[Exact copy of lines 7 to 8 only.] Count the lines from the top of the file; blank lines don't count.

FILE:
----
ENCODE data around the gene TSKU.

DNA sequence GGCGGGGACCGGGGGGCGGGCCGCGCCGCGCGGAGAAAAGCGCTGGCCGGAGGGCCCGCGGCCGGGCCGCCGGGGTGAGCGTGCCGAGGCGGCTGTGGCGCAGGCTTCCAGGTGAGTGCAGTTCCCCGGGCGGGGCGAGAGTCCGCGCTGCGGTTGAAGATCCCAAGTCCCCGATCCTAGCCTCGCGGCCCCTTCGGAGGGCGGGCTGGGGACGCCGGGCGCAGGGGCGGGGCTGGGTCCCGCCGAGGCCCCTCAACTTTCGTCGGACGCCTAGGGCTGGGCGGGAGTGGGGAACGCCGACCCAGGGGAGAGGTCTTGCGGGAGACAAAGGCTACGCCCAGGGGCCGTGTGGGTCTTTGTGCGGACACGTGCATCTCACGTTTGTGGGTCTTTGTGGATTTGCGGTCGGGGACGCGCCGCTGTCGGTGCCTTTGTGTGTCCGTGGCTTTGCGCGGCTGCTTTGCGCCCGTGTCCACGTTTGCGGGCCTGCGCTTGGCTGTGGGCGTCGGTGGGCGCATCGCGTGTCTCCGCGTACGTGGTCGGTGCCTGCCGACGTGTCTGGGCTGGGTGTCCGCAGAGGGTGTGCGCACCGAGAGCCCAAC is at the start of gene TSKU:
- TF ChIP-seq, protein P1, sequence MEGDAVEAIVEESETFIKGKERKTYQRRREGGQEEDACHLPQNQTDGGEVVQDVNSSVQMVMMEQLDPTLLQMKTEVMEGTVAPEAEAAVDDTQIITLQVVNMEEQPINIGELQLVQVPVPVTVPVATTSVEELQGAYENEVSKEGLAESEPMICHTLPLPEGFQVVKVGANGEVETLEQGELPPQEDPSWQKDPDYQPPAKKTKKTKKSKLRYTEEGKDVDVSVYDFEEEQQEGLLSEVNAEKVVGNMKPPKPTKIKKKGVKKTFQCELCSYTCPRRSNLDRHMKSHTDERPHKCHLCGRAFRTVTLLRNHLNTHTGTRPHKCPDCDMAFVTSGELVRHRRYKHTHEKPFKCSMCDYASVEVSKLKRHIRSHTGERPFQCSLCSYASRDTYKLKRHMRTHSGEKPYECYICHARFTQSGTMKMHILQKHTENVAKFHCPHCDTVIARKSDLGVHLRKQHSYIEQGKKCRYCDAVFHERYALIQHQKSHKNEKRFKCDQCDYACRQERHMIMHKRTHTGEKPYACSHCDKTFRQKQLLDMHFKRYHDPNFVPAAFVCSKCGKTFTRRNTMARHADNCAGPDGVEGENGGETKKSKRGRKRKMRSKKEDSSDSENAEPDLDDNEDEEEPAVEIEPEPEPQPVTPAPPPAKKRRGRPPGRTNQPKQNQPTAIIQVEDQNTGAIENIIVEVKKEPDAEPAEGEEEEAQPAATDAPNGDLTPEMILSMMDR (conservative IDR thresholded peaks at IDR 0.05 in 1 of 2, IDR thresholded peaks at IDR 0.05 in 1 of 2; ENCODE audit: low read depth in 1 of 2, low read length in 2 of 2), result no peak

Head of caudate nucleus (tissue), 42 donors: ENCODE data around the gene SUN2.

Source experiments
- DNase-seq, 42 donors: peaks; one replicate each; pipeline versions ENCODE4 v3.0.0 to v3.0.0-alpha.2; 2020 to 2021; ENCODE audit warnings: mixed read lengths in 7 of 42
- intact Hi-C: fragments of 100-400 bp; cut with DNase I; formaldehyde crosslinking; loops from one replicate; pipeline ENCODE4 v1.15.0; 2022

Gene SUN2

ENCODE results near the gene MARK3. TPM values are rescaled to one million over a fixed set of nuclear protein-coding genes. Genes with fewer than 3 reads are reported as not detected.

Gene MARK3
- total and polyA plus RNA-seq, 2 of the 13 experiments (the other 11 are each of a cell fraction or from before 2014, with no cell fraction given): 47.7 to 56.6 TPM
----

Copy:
- intact Hi-C: fragments of 100-400 bp; cut with DNase I; formaldehyde crosslinking; loops from one replicate; pipeline ENCODE4 v1.15.0; 2022

Gene SUN2